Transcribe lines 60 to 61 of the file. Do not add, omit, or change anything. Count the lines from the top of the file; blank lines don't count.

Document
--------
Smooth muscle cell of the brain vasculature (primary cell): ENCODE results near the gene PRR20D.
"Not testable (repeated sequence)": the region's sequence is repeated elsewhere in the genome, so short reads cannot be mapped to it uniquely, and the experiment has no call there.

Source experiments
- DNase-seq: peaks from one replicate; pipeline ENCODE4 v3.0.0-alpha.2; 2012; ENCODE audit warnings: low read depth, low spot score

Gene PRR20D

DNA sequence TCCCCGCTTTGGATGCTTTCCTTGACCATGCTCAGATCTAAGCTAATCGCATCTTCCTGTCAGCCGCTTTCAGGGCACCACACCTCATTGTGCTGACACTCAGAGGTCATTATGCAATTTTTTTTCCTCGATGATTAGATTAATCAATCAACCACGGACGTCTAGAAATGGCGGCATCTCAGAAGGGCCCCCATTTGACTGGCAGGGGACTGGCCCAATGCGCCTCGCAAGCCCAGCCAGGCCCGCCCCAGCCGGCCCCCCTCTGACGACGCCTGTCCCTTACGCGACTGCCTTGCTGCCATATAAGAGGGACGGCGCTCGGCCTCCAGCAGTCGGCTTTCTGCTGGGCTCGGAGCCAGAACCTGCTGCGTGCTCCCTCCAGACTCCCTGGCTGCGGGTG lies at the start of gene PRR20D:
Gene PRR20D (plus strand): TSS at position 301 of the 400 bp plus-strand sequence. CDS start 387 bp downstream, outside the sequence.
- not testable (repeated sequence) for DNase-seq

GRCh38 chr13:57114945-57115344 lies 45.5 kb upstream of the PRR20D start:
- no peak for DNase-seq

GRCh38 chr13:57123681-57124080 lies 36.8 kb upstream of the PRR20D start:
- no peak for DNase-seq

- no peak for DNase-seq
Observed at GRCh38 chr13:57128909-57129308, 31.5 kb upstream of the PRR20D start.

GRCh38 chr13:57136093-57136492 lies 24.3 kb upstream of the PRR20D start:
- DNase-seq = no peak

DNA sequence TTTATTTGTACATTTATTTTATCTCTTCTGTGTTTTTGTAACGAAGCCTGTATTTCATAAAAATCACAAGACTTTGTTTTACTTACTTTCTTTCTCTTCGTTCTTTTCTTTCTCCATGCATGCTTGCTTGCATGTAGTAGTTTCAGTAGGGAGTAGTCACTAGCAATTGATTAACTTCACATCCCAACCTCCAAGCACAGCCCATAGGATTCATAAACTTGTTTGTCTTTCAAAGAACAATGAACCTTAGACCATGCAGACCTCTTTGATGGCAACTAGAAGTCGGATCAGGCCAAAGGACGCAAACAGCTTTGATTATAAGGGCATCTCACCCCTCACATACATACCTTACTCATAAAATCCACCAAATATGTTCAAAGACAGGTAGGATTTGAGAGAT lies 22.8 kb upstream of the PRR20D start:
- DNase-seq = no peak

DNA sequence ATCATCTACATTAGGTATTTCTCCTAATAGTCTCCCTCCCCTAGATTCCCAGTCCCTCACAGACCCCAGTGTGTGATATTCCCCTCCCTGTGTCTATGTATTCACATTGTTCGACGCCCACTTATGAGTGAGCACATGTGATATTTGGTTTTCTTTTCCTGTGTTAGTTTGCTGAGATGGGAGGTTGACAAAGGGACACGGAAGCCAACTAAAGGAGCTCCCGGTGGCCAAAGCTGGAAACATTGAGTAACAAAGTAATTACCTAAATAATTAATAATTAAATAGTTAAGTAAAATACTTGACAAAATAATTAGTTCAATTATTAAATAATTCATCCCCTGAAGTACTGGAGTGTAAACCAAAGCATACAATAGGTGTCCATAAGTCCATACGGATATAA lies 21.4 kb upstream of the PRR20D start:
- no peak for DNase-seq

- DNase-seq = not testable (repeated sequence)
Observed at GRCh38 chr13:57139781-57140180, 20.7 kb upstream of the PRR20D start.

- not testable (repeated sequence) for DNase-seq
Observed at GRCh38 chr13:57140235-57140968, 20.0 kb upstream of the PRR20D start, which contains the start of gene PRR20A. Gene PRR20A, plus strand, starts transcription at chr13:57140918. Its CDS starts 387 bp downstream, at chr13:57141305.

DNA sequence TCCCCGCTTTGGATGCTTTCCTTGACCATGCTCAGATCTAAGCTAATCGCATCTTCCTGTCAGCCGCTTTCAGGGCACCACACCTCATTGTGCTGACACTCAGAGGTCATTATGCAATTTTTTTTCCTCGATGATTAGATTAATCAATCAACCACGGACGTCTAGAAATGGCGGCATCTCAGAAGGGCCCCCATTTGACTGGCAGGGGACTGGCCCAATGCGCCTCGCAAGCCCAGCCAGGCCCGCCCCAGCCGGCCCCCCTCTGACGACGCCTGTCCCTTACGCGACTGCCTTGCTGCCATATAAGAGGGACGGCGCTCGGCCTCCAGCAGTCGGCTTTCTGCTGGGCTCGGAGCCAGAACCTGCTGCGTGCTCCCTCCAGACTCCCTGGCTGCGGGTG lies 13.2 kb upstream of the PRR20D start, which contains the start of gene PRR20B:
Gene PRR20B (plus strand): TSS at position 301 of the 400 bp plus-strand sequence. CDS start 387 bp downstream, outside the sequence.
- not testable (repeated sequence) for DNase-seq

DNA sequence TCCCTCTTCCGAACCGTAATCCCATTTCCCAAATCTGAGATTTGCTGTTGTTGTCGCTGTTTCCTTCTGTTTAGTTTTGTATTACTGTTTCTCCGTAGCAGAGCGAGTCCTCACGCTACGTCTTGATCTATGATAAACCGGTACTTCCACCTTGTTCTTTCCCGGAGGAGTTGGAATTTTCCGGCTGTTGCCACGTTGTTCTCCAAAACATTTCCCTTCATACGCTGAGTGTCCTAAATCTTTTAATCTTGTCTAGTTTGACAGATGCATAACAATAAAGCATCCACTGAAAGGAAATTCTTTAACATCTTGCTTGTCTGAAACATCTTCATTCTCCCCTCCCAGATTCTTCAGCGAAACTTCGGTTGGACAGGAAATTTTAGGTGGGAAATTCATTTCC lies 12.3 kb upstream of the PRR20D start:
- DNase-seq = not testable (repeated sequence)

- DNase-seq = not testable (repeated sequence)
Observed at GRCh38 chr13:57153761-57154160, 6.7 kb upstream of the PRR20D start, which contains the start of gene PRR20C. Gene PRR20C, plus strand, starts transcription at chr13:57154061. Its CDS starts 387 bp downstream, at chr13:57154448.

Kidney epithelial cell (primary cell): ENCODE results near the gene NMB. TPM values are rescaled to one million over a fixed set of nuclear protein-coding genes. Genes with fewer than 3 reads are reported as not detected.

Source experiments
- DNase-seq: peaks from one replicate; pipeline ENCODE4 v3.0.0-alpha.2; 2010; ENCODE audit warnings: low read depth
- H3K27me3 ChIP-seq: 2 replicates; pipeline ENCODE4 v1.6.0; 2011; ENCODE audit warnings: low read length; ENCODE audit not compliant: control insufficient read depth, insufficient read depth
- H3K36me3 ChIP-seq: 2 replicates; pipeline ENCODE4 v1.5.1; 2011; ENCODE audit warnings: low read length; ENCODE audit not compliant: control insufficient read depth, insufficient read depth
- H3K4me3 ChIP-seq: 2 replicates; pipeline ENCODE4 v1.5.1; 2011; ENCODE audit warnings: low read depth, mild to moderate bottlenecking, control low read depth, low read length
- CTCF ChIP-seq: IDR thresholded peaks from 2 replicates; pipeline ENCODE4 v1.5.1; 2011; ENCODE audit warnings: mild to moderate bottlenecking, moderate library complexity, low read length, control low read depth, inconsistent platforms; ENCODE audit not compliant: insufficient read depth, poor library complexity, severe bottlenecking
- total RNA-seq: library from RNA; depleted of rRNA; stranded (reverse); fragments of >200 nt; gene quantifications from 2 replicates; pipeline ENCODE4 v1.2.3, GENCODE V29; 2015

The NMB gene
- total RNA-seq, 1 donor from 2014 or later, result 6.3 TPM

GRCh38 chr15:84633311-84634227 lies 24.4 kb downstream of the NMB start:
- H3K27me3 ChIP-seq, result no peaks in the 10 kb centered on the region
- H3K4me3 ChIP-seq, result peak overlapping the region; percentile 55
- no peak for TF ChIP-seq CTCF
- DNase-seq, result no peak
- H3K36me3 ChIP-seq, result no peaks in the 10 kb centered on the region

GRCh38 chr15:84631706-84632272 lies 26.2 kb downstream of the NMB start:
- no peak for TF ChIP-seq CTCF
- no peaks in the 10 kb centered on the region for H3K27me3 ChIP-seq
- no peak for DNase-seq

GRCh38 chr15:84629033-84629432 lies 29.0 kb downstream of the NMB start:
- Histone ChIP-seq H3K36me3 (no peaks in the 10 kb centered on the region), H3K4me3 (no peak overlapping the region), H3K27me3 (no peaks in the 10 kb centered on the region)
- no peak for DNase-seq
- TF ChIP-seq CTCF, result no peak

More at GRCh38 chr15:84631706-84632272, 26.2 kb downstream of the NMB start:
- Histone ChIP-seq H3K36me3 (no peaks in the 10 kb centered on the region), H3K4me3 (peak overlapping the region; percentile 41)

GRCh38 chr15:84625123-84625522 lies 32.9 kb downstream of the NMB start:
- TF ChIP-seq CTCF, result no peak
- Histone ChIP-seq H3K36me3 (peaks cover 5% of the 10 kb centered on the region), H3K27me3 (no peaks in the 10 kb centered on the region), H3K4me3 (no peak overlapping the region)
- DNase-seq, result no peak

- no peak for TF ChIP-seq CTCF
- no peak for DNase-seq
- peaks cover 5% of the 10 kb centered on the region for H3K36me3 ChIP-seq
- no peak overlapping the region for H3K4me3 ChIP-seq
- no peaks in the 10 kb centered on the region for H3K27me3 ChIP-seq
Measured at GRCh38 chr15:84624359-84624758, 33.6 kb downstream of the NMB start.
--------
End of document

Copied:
- Histone ChIP-seq H3K36me3 (peaks cover 5% of the 10 kb centered on the region), H3K27me3 (no peaks in the 10 kb centered on the region), H3K4me3 (no peak overlapping the region)
- DNase-seq, result no peak